Since World War II, Japan has struggled with a work culture that consists of excessive overtime. To curb that behavior, one firm is planning to use drones that fly around the office blasting Auld Lang Syne to get employees to realize it’s time to go home.
The system, developed by office security and cleaning firm Taisei, and telecom giant NTT, will see drones patrolling the office on a scheduled flight path. The drones will also record footage of what they see during the flight to identify employees who remain in the office after standard work hours.
It may sound a little silly, but something must be done. A whitepaper released last year found that one in five Japanese people work an average of 49 hours or longer each week. From those, thousands of workers die each year, most of whom are only in their 30s and 40s. The victims die from various illnesses, such as heart failure, exhaustion, stroke, starvation, or suicide as a result of work stress and depression.
Of the drones, the director of the program says, “You can’t really work when you think ‘it’s coming over any time now.”
So what is Auld Lang Syne anyway? It’s a tune that is typically played in Japanese malls to announce that stores are closing. Taisei will trial the system in April 2018, targeting a monthly fee that works out to about $450 for companies to use this service.
Sent to us by: Jeff Weston
In a blow to the growing robot delivery industry, San Francisco officials have voted to restrict where these robots can actually go in the city.
Start-ups will have to get permits to use such bots, which will be restricted to less crowded urban areas.
Opponents are concerned about the safety of pedestrians, particularly elderly people and children.
Walk San Francisco, a group that campaigns for pedestrian safety, wanted a complete ban.
A range of companies have begun trialling small robots that can deliver food and other goods. They use sensors and lasers in a similar way to self-driving cars in order to navigate their routes.
Robotics company Marble (which describes its machines as "friendly, neighbourhood robots") began testing in San Francisco earlier this year.
Other companies, such as Starship and Postmates, are also keen to use sidewalks for robot deliveries.
San Francisco supervisor Norman Yee, who originally proposed a ban on such robots, has previously said that the city streets "are for people, not robots."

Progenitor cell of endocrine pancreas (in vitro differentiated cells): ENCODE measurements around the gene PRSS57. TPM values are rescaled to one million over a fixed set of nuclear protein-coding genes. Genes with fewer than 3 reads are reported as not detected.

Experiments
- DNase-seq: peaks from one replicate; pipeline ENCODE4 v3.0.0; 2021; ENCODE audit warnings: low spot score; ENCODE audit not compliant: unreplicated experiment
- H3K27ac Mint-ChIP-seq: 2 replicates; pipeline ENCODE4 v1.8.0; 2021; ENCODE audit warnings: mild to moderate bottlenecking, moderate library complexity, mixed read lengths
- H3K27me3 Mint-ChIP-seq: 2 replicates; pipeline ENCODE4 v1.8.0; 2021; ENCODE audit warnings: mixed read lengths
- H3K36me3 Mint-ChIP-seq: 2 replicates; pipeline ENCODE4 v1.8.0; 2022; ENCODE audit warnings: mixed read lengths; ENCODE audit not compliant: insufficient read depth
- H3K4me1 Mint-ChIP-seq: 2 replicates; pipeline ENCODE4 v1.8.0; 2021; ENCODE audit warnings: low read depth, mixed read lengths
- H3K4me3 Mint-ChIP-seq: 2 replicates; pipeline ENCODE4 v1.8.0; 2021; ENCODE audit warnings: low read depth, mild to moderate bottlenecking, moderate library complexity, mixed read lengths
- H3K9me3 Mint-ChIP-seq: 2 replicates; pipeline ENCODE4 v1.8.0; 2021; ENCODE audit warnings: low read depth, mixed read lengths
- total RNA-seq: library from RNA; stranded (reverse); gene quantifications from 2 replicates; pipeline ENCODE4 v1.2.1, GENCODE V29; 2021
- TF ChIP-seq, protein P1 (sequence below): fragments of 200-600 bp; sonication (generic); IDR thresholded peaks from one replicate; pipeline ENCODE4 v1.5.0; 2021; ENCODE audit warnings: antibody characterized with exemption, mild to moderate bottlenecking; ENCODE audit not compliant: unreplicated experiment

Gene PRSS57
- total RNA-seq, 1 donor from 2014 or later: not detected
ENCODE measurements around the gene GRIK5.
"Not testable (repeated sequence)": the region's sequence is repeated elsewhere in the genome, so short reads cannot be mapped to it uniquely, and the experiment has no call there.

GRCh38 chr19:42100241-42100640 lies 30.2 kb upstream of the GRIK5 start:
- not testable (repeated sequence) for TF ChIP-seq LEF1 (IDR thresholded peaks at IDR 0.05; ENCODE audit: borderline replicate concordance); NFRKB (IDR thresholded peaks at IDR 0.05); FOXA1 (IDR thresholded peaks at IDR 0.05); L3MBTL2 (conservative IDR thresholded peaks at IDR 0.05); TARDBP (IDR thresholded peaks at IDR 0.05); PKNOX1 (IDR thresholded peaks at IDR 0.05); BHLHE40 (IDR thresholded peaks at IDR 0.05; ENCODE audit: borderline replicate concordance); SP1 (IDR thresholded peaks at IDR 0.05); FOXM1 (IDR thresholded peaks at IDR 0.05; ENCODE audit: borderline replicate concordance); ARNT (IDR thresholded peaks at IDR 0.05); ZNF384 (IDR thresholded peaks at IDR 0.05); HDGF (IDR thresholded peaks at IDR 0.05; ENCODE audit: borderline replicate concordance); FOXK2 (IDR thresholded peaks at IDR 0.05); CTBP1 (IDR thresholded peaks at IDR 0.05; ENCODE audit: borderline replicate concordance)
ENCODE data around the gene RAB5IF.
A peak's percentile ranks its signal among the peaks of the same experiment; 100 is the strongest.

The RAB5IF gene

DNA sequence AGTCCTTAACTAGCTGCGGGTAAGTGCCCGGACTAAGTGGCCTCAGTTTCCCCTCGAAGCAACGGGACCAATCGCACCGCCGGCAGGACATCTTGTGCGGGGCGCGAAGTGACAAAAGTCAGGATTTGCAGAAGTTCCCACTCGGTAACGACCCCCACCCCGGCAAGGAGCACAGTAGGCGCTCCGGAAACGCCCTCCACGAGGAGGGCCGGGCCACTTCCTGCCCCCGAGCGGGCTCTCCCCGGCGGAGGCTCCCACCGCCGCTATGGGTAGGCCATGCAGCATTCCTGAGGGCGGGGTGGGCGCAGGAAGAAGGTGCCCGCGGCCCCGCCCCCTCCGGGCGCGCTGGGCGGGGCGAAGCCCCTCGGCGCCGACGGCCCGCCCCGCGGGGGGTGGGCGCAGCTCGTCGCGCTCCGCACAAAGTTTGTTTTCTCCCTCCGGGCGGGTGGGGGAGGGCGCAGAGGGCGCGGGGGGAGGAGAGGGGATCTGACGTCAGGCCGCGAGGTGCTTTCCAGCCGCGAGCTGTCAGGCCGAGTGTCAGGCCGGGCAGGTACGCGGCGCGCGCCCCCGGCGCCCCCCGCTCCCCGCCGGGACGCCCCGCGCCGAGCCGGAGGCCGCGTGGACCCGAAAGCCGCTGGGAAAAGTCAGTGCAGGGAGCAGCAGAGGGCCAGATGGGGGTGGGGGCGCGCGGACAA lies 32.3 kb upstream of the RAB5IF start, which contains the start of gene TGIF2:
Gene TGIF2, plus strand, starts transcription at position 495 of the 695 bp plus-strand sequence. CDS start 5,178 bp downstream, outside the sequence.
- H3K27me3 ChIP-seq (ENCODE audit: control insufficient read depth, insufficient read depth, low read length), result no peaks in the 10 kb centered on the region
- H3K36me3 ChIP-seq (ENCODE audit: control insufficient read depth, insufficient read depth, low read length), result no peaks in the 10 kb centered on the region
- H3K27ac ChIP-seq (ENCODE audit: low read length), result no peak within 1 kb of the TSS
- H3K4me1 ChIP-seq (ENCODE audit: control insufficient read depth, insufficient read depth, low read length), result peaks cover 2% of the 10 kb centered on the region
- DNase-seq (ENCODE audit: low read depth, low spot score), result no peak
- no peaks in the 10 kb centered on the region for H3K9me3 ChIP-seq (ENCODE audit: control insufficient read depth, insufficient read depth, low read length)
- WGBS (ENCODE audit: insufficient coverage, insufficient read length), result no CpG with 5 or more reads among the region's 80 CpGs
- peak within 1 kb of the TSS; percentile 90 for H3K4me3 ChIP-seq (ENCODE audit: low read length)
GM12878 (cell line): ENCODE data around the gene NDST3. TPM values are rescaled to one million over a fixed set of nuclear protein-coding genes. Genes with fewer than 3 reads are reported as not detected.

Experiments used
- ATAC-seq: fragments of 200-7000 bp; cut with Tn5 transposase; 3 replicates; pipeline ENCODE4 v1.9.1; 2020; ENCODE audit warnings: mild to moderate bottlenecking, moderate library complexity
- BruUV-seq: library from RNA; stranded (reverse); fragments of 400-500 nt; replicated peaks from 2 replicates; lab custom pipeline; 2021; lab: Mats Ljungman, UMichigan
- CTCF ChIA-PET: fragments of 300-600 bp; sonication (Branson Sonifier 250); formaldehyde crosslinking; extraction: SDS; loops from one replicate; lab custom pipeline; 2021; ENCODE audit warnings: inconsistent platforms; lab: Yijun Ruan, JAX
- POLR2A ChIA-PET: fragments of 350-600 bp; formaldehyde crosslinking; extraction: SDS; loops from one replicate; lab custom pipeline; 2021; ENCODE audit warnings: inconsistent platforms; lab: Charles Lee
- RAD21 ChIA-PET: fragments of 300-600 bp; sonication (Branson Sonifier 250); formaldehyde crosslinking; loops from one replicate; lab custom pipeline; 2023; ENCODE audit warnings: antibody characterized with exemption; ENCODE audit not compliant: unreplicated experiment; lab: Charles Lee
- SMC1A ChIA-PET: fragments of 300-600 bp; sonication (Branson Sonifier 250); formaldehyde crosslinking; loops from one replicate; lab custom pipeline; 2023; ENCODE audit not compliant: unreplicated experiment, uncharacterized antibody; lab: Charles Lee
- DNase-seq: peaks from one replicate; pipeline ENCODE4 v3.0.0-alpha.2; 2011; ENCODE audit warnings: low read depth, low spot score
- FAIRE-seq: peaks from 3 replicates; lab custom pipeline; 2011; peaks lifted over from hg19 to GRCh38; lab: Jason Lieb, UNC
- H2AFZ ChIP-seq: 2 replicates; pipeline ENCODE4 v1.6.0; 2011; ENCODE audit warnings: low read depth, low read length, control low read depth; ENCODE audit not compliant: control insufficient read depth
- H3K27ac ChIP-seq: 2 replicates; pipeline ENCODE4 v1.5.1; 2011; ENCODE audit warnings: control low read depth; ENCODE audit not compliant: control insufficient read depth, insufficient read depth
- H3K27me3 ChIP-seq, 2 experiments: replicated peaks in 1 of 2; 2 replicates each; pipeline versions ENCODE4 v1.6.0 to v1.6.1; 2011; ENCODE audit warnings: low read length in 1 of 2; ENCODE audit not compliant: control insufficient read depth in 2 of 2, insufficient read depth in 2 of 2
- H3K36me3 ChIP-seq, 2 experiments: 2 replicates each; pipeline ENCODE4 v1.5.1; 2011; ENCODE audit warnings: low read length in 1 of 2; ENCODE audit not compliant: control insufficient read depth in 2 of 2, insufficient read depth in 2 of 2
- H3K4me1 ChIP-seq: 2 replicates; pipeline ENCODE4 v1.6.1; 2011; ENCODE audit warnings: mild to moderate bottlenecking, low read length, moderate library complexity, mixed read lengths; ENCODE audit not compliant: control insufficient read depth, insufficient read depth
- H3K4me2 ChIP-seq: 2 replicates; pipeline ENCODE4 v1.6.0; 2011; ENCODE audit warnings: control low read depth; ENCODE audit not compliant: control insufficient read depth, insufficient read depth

Despite its proximity to Silicon Valley, San Francisco is falling behind other states (such as Virginia and Idaho) where there are already laws permitting delivery robots to operate.
Sent to us by: Roy W. Nash
DanTDM has been named richest YouTuber of 2017 after making more than $16m this year alone.
The 26-year-old, from Aldershot, England, started off simply making videos of himself playing Minecraft and Pokemon. His face is in the corner of the screen and he adds humorous on-going commentary as he plays.
He's got more than 16 million subscribers and more than 10 billion views of all his videos.
The YouTuber, whose real name is Dan Middleton, did not feature in the top ten list last year.
DanTDM's recent live tour included a show at the Sydney Opera House—which became the second fastest-selling show in the venue's history.
He started posting videos, which were aimed at viewers under 10 year old. At the time, he was also working at a grocery store.
Dude Perfect also made the list with about $14m in earnings, PewDiePie dropped to #6 with $12m, and a 6-year-old named Ryan earned more than $11m reviewing toys on his channel, "Ryan Toys Review."
Back in November, DanTDM said that he wasn't prepared for the fame he got from being a YouTuber. He said it is intense being a role model for young people and is something he's still learning.
Sent to us by: Roy W. Nash
TeamViewer has issued an urgent patch to fix a vulnerability that allows users sharing a desktop session to gain control of another PC without permission. This vulnerability affected versions of TeamViewer running on Windows, macOS and Linux machines.
TeamViewer is a popular remote-support software for desktop sharing, online meetings, web conferencing and file transfer between computers over the internet from anywhere in the world. To establish a connection between a local computer and a remote computer, the local computer requires the remote computer’s ID and password to gain control over the remote computer.
A critical vulnerability was publicized by a Reddit user last week, linking it to a Proof-of-Concept that was published on GitHub by a user named “gellin.”
TeamViewer acknowledged the existence of the vulnerability after it was publicly disclosed.
The proof of concept showed how a user could modify TeamViewer permissions with a simple DLL, which controls “naked inline hooking and direct memory modification to change TeamViewer permissions.”
The code can be used on both the client and server side, allowing the malicious user to gain control of the presenter’s session or the viewer’s session without permission.
Those users who have configured TeamViewer to accept automatic updates will get the patch delivered automatically; however, it could take up to three to seven days for the patches before the update is installed. Those who do not have automatic updates set will be notified when an update is available.
Sent to us by: Robbie Ferguson